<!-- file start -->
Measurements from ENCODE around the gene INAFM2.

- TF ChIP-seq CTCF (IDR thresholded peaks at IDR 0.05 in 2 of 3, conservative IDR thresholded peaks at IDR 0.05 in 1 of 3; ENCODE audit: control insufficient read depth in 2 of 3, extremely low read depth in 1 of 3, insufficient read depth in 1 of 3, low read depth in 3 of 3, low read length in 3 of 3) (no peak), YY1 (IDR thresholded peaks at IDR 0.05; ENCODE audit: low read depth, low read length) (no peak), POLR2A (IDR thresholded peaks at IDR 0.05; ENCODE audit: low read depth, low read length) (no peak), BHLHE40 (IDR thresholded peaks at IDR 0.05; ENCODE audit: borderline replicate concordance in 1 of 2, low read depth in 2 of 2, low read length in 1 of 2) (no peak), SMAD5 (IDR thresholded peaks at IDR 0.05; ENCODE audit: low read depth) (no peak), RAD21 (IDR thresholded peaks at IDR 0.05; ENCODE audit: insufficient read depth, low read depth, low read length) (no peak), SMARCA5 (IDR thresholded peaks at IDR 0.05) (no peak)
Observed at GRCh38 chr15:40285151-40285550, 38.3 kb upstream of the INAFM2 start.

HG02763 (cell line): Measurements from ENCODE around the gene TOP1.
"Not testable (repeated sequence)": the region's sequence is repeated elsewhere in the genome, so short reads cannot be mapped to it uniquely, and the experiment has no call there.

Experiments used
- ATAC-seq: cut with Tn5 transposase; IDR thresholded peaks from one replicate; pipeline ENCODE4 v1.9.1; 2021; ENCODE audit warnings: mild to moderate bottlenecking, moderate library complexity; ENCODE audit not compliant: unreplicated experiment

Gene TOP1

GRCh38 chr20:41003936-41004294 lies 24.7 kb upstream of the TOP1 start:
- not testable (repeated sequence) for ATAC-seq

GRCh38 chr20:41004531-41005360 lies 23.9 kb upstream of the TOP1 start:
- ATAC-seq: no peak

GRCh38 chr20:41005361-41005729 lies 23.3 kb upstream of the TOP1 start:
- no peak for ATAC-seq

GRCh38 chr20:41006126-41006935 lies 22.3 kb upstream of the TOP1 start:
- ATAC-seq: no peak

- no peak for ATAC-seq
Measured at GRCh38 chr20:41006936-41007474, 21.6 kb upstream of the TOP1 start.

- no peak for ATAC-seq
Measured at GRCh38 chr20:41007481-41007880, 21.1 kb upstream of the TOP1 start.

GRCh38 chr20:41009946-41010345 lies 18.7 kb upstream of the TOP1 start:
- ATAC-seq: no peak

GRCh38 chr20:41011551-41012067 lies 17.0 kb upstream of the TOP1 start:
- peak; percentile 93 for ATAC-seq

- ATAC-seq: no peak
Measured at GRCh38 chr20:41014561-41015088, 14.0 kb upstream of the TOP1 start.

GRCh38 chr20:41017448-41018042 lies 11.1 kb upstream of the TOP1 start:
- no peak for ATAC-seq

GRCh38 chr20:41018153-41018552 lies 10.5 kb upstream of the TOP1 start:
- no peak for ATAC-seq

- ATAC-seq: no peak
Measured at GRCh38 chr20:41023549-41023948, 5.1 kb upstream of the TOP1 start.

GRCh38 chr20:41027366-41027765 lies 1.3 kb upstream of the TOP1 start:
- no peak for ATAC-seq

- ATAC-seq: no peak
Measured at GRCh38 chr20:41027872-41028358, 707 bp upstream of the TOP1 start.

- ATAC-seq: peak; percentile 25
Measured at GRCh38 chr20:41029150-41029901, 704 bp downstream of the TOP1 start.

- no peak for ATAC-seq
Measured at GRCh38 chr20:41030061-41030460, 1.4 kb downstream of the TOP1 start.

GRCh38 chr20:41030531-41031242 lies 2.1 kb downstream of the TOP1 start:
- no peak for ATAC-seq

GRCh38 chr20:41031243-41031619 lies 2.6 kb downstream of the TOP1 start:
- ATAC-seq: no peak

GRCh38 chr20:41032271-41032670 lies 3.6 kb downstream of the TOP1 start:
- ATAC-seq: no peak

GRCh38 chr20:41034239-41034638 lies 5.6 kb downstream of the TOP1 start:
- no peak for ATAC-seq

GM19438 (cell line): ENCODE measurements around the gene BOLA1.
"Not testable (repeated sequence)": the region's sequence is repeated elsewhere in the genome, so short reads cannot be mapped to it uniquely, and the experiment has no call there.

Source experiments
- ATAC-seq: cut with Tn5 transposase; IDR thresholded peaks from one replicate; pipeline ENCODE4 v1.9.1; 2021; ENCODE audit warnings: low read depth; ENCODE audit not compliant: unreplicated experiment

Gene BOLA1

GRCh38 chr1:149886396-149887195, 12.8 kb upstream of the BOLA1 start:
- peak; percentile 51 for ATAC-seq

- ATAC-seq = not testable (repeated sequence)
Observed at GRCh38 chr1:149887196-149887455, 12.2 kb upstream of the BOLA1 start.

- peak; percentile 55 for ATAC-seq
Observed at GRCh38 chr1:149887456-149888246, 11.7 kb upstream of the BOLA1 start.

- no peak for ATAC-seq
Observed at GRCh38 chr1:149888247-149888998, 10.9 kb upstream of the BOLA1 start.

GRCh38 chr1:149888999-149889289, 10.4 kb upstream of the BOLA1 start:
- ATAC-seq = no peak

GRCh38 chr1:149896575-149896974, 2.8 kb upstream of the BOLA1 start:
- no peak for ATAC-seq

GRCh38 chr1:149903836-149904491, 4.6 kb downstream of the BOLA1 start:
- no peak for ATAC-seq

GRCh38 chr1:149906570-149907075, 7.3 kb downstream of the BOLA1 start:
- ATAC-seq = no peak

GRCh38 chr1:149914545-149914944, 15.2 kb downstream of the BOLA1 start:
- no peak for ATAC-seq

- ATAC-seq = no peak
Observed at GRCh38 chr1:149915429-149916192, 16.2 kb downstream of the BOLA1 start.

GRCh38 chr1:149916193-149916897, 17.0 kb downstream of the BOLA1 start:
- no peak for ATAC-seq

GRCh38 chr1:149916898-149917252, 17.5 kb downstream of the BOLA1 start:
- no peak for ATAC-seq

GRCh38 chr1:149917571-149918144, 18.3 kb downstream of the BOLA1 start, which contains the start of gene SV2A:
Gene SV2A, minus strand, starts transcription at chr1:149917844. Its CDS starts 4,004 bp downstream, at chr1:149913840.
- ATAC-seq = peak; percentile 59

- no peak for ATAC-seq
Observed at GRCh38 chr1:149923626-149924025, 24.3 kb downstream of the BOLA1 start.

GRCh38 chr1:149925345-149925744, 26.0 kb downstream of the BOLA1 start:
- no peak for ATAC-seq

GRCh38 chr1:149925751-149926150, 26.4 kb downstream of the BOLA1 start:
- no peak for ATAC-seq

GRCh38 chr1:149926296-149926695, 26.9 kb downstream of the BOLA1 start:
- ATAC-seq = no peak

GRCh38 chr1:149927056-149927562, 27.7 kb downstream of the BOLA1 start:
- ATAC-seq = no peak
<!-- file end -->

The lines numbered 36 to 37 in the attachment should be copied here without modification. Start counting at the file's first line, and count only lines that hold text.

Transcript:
Measured at GRCh38 chr20:41027872-41028358, 707 bp upstream of the TOP1 start.

- ATAC-seq: peak; percentile 25